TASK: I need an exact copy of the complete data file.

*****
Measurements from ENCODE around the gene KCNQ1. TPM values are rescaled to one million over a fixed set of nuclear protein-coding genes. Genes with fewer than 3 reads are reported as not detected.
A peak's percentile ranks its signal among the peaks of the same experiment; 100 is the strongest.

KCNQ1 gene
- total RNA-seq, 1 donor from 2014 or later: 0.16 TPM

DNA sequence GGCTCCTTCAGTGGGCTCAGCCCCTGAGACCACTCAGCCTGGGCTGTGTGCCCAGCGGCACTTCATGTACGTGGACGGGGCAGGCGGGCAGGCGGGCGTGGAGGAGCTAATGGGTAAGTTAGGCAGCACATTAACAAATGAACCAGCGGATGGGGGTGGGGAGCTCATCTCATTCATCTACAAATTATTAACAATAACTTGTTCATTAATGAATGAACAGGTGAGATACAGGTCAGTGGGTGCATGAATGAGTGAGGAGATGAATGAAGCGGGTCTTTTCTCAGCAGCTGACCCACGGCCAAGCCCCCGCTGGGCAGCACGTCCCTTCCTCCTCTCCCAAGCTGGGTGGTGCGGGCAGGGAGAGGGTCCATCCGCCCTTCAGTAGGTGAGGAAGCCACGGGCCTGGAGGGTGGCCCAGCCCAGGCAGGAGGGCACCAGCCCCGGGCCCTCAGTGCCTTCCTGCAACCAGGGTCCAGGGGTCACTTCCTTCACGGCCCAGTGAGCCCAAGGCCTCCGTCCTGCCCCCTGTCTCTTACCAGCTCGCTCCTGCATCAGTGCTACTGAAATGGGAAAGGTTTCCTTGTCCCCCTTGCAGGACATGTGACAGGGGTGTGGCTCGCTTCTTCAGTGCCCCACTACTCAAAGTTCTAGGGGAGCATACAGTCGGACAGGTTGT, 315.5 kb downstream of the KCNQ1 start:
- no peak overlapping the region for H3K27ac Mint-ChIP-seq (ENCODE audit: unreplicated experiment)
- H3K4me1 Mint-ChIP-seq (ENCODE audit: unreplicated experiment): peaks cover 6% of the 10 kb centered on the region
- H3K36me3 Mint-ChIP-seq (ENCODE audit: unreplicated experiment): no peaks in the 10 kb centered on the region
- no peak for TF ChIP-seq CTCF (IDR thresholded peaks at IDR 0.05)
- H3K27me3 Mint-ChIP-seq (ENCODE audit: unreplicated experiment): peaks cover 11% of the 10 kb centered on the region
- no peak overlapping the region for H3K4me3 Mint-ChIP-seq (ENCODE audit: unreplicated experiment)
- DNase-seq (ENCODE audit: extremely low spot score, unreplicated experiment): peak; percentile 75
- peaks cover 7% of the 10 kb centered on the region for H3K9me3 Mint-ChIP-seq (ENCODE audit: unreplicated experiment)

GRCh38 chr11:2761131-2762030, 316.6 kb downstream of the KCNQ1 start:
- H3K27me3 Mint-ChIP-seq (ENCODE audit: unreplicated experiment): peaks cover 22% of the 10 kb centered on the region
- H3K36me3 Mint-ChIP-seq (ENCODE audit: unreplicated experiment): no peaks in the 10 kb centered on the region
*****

Measurements from ENCODE around the gene KCNQ1. TPM values are rescaled to one million over a fixed set of nuclear protein-coding genes. Genes with fewer than 3 reads are reported as not detected.
A peak's percentile ranks its signal among the peaks of the same experiment; 100 is the strongest.

KCNQ1 gene
- total RNA-seq, 1 donor from 2014 or later: 0.16 TPM

DNA sequence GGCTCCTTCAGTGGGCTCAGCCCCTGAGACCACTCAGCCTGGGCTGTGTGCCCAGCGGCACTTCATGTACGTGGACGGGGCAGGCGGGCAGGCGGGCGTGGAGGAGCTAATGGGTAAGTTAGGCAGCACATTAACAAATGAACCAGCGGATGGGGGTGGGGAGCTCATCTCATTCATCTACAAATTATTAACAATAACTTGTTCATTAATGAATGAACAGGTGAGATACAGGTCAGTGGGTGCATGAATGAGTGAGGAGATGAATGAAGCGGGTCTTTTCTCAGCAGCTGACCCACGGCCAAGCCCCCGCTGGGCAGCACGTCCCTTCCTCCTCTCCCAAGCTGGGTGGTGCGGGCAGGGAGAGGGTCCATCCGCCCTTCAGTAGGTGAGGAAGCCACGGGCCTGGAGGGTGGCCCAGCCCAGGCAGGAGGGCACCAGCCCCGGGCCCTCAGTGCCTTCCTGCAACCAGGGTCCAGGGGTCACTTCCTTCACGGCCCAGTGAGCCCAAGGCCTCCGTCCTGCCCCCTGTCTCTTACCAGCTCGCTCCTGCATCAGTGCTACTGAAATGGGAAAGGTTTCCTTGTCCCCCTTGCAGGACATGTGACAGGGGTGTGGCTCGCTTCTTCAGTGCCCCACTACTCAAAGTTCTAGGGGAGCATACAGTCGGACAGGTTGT, 315.5 kb downstream of the KCNQ1 start:
- no peak overlapping the region for H3K27ac Mint-ChIP-seq (ENCODE audit: unreplicated experiment)
- H3K4me1 Mint-ChIP-seq (ENCODE audit: unreplicated experiment): peaks cover 6% of the 10 kb centered on the region
- H3K36me3 Mint-ChIP-seq (ENCODE audit: unreplicated experiment): no peaks in the 10 kb centered on the region
- no peak for TF ChIP-seq CTCF (IDR thresholded peaks at IDR 0.05)
- H3K27me3 Mint-ChIP-seq (ENCODE audit: unreplicated experiment): peaks cover 11% of the 10 kb centered on the region
- no peak overlapping the region for H3K4me3 Mint-ChIP-seq (ENCODE audit: unreplicated experiment)
- DNase-seq (ENCODE audit: extremely low spot score, unreplicated experiment): peak; percentile 75
- peaks cover 7% of the 10 kb centered on the region for H3K9me3 Mint-ChIP-seq (ENCODE audit: unreplicated experiment)

GRCh38 chr11:2761131-2762030, 316.6 kb downstream of the KCNQ1 start:
- H3K27me3 Mint-ChIP-seq (ENCODE audit: unreplicated experiment): peaks cover 22% of the 10 kb centered on the region
- H3K36me3 Mint-ChIP-seq (ENCODE audit: unreplicated experiment): no peaks in the 10 kb centered on the region